You've planned your
home-improvement project responsibly by figuring out
how much it will cost and putting money aside accordingly.
But whether the contractor
tells you the price is going to exceed his original
estimate or you find yourself buying more than you expected,
hidden costs can leave you spending much more than you
These hidden costs can come from a variety
When you hire a contractor, that person
gives you an estimate of how much it will cost to have
a particular job done. But, "sometimes when a contractor
begins doing a job, he finds out that there's more work
involved than he thought," says Eugene Baldwin,
a home-improvement specialist with home-contracting
company Amerideck in Clinton, Md.
For example, a roofing contractor might
start replacing shingles only to learn that some of
the wood beneath the tile is completely decayed and
needs to be replaced, as well.
Or a contractor may drill into a wall
only to find something behind it that he wasn't anticipating.
"If you get into a job and you need another type
of equipment and have to go out and rent it, it will
cost the customer more, too," says Baldwin.
Some hidden costs might not be so hidden
if you understand the contract.
"The contract should include a description
of the project and a list of what's excluded from the
price," says Paul Winans, chairman of the board
for the National
Association of the Remodeling Industry. "It's
almost more important to know what's excluded than what's
included," he says. Certain tools and building
materials might be excluded, as well as the cost of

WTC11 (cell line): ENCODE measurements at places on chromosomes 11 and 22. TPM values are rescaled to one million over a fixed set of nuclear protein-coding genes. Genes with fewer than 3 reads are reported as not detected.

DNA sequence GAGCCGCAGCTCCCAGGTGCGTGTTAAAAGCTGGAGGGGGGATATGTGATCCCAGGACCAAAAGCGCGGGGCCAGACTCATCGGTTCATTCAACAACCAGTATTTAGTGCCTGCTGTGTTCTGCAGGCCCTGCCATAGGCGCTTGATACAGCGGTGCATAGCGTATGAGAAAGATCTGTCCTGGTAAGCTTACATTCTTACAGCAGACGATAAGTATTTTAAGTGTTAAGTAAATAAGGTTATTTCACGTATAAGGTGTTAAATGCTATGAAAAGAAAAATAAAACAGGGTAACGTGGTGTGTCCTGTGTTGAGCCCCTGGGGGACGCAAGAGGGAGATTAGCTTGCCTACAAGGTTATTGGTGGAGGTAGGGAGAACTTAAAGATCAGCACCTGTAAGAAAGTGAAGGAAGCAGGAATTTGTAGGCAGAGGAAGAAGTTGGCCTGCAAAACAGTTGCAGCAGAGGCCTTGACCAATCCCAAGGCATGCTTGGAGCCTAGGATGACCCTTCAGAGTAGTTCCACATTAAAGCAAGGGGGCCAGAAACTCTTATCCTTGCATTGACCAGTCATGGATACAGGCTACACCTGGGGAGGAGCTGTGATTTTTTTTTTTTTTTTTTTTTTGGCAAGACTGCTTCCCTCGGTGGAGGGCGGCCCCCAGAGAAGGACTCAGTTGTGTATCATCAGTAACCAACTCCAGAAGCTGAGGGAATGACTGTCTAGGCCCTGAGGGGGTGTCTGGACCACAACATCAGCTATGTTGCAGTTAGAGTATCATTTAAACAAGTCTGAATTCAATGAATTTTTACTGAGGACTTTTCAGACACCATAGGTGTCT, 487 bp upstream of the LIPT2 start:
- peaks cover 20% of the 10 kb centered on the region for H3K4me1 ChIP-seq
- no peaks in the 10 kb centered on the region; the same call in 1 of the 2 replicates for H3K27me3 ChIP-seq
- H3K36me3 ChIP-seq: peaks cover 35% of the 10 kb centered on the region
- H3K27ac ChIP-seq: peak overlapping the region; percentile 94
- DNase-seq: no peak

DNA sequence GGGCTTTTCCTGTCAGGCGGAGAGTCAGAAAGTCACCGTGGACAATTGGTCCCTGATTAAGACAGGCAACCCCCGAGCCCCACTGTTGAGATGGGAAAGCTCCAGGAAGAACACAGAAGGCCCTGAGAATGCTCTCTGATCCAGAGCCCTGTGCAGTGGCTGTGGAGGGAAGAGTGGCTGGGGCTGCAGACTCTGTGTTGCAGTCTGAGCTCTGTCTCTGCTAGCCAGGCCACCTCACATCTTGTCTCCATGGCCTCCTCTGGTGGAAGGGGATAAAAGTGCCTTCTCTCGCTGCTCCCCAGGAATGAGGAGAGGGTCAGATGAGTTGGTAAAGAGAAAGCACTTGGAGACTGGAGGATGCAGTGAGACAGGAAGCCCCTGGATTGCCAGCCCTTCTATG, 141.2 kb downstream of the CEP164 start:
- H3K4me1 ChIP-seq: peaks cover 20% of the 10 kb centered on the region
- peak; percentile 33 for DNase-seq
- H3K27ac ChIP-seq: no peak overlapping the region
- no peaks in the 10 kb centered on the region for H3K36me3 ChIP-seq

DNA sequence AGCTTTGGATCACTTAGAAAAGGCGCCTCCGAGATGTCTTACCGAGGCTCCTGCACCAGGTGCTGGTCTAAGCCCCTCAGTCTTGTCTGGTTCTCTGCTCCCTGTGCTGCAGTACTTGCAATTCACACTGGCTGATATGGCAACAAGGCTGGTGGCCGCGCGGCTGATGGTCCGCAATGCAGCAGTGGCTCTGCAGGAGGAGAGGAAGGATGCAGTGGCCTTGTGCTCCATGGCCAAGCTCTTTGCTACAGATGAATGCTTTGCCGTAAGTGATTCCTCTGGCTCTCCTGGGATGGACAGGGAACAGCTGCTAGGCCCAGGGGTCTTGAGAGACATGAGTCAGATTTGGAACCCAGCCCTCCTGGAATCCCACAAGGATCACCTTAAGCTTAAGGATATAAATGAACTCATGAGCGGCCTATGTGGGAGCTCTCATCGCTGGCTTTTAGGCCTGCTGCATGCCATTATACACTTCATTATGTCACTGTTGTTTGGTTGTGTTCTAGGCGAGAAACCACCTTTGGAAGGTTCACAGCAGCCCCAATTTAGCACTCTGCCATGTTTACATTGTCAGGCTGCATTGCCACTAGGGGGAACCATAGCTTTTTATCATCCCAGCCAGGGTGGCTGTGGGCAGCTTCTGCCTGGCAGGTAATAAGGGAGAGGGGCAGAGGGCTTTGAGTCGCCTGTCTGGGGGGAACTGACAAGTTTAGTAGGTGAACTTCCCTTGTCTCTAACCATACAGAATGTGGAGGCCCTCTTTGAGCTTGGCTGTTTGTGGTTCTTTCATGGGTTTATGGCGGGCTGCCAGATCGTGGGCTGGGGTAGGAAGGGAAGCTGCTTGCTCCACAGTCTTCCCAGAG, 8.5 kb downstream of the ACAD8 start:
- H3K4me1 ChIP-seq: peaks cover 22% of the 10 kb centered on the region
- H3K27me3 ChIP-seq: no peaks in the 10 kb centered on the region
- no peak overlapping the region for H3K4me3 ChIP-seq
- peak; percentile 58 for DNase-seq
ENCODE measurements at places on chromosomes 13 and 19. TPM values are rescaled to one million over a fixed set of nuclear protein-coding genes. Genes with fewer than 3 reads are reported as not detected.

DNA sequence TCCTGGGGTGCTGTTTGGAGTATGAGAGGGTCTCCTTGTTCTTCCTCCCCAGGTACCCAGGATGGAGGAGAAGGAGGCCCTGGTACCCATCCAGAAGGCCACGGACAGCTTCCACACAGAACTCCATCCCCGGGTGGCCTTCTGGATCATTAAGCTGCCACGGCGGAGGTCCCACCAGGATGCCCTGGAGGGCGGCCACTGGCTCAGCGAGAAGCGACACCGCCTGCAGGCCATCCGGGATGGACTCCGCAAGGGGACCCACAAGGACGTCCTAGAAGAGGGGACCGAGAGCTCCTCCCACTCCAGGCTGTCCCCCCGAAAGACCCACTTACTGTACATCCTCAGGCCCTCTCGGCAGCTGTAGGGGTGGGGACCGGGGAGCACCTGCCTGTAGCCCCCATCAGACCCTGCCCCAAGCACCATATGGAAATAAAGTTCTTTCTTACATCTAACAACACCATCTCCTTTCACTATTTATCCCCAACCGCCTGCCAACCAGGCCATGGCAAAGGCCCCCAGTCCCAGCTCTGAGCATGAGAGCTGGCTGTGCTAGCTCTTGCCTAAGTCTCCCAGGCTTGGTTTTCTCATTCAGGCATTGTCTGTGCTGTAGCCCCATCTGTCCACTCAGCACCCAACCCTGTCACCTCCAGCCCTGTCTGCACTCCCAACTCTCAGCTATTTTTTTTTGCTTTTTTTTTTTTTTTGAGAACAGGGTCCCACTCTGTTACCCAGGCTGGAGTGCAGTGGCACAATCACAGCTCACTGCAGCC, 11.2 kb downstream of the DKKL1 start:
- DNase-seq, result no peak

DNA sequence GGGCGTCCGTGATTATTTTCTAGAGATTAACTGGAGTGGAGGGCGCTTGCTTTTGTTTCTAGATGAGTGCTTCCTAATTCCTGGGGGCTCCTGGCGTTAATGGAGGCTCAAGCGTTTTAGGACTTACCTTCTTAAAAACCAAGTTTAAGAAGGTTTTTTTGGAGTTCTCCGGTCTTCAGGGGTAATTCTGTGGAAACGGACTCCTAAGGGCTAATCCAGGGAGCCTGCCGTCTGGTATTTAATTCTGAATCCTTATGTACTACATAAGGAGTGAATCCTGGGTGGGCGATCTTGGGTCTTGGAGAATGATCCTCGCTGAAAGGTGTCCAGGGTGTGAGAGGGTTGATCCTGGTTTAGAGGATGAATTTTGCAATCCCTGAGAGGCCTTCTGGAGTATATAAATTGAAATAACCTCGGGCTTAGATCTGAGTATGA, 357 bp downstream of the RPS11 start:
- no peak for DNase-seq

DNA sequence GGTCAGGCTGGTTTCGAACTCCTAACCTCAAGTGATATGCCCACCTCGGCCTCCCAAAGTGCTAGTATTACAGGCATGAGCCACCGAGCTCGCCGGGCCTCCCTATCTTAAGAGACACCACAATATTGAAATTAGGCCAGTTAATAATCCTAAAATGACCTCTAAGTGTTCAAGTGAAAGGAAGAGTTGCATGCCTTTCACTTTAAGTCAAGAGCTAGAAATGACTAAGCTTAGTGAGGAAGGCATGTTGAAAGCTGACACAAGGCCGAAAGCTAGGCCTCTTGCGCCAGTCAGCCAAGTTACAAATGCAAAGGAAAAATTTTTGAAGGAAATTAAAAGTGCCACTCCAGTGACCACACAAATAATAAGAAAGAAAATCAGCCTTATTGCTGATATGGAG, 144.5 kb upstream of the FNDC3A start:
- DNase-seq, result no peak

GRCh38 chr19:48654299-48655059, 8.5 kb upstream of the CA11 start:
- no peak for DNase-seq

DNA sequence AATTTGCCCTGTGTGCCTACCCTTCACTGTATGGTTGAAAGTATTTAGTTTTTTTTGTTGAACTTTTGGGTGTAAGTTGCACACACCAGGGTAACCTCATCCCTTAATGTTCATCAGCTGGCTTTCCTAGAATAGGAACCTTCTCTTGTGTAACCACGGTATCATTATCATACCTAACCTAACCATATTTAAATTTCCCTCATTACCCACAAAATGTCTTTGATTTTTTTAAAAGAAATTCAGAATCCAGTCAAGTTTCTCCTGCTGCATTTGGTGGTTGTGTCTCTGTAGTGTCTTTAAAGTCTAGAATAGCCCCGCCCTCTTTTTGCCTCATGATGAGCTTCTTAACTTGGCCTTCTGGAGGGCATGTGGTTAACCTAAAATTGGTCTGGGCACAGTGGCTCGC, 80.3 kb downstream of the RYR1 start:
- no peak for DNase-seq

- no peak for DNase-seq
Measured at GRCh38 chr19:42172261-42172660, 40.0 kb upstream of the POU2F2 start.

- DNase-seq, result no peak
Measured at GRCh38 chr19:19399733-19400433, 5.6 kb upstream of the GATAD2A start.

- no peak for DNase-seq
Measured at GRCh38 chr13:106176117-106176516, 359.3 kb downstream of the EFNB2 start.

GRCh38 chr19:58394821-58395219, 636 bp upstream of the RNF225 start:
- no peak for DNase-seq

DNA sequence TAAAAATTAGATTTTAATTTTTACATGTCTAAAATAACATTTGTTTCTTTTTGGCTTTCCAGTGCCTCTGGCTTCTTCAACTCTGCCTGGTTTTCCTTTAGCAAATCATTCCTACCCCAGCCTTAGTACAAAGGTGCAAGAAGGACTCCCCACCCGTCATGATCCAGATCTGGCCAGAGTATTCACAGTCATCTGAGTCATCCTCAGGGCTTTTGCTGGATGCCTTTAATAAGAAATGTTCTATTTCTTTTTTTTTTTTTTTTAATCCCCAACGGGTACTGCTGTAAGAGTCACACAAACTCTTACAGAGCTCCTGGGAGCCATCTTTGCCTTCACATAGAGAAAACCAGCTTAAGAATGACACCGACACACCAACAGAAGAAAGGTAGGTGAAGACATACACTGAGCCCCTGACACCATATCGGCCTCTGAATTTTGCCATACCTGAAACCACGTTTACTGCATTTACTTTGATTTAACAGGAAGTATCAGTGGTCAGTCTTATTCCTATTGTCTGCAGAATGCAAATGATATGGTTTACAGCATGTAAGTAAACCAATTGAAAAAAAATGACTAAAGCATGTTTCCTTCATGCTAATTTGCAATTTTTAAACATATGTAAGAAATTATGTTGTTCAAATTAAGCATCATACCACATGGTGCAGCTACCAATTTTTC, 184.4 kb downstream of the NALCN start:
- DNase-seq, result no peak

the products you want to have installed in your home.
If there's a repair job in which a contractor is not
sure of the extent of the damage, he might find that
he needs to repair or replace a larger portion of the
home than he originally thought.
Sometimes homeowners are directly
responsible for unexpected costs. For example, halfway
through the task of having your bathroom renovated,
you might decide you want to upgrade your tile or choice
of shower fixtures. Unless you choose your brands or
products before the estimate is completed and stick
with them, be aware that your choices will affect the
total cost of the project.
Another factor that can cause the price to fluctuate
is the cost of building supplies. If the job is one
that will take a long period of time, or if you received
your estimate several months before the actual work
began, there's a chance that the price of supplies used
to complete the project will increase. If this happens,
your bill may rise accordingly. If your contractor includes
the cost of supplies in his estimate, ask him before
you sign the contract whether those costs are subject
Posted: April 12, 2006